Everything You Need to Know about the SAT Essay (+5 Tips for Success)
If you’re in the process of applying to college, you’ve probably registered for your SAT. Have you thought about whether you want to do the Essay portion or not? Before you decide, we’ve broken down the SAT Essay for you to help you prepare.
If you haven’t registered yet, see our list of essential deadlines for this fall admissions cycle.
Optional vs. Required
For those of you who lean towards math and the sciences or strongly dislike writing, I have good news for you. The SAT essay is an optional portion of the test. It is completely up to you whether you want to take the essay portion. However, some colleges might require the essay section. Take a look at your college list and see if the SAT essay is listed. According to The Khan Academy, “If they don’t, you may still want to consider completing this section as it will showcase your analytical and writing skills.” Something to consider as you put together your application materials and register for the SAT.
You may be wondering how the SAT essay is graded and scored. Unlike what you may be used to in your English class, the SAT essay is graded on three categories. Two readers look at your essay and grade on a scale of 1 to 4 in 1) reading, 2) analysis, and 3) writing. The College Board Blog further breaks down each of these categories as follows:
Your reading score demonstrates your reading comprehension. Did you demonstrate that you understand the passage?
Your analysis score shows your ability to analyze the author’s methods of persuasion. Did you list out and analyze the different strategies and information that the author used to persuade her point?
Your writing score will reflect “the cohesiveness of your essay.” Did you show a command of language and meet “conventions of standard written English”?
The most effective way to prepare for a higher score is to understand the formatting and take practice tests.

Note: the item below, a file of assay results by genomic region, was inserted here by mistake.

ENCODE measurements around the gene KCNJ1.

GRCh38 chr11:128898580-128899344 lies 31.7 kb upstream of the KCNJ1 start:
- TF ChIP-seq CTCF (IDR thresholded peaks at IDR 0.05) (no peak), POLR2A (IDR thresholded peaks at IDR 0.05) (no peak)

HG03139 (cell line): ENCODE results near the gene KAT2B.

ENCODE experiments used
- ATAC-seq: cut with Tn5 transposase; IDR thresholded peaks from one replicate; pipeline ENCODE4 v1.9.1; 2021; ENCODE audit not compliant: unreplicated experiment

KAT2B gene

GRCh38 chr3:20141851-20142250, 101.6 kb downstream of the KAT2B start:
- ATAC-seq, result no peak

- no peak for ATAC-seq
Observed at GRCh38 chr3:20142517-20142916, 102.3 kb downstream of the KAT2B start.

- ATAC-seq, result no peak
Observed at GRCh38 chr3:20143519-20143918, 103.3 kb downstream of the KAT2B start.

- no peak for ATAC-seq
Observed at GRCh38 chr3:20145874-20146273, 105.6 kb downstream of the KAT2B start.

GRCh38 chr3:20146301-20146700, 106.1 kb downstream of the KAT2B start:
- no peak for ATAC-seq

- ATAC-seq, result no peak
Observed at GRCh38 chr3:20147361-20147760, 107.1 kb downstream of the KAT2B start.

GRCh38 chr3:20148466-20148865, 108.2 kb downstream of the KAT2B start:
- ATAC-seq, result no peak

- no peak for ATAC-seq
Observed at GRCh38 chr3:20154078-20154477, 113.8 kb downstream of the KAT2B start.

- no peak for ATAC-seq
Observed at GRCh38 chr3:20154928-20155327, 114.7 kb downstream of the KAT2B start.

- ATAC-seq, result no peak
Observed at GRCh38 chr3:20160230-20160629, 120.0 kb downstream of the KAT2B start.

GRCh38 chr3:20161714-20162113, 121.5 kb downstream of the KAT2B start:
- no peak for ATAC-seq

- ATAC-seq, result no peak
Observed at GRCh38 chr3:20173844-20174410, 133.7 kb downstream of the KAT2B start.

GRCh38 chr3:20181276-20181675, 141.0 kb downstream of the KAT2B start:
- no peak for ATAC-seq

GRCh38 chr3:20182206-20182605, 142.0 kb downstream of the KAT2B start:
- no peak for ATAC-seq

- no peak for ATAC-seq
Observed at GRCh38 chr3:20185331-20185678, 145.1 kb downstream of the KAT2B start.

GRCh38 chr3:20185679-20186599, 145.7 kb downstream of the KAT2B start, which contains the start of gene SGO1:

Essay Prompt Format
Excluding breaks, students have 3 hours to complete the standard SAT sections, and “the optional SAT Essay adds another 50 minutes to that mix.” You’ll be given a passage to write about, which is centered on “arguments written for a broad audience,” explains The Khan Academy. Here is a sample of the prompt:
In addition to understanding what format to expect, make sure you take practice tests. Timed practice along with getting a hang of the structure will help you feel prepared when it comes time to take the test. Before and after you take practice tests, look through sample essays and sample prompts to get an idea of what the responses should look like. The best way to prepare is to familiarize yourself with the prompts.
Tips for Success
As a way to prepare on a more ongoing basis, the College Board recommends that you read professional writing outlets like The New York Times to get into the practice of reading and analyzing information.
Follow the standard essay structure that you’re used to writing in your English class:
“Give a clear thesis” - Prep Scholar
Include introduction, supporting body paragraphs, and a conclusion.
“Use your body paragraphs to back up your thesis statement by citing specific examples. Use short, relevant quotes from the text to support your points.” -The Princeton Review
Completely avoid sharing your opinion on the topic. Only use information from the passage.
Read the prompt first. “Knowing what the author’s claim is going into the article can help keep you focused on the argument, rather than getting caught up in reading the passage (especially if the topic is one you're interested in).” Prep Scholar
Keep your tone formal and objective. Avoid “I” and “you” -The Princeton Review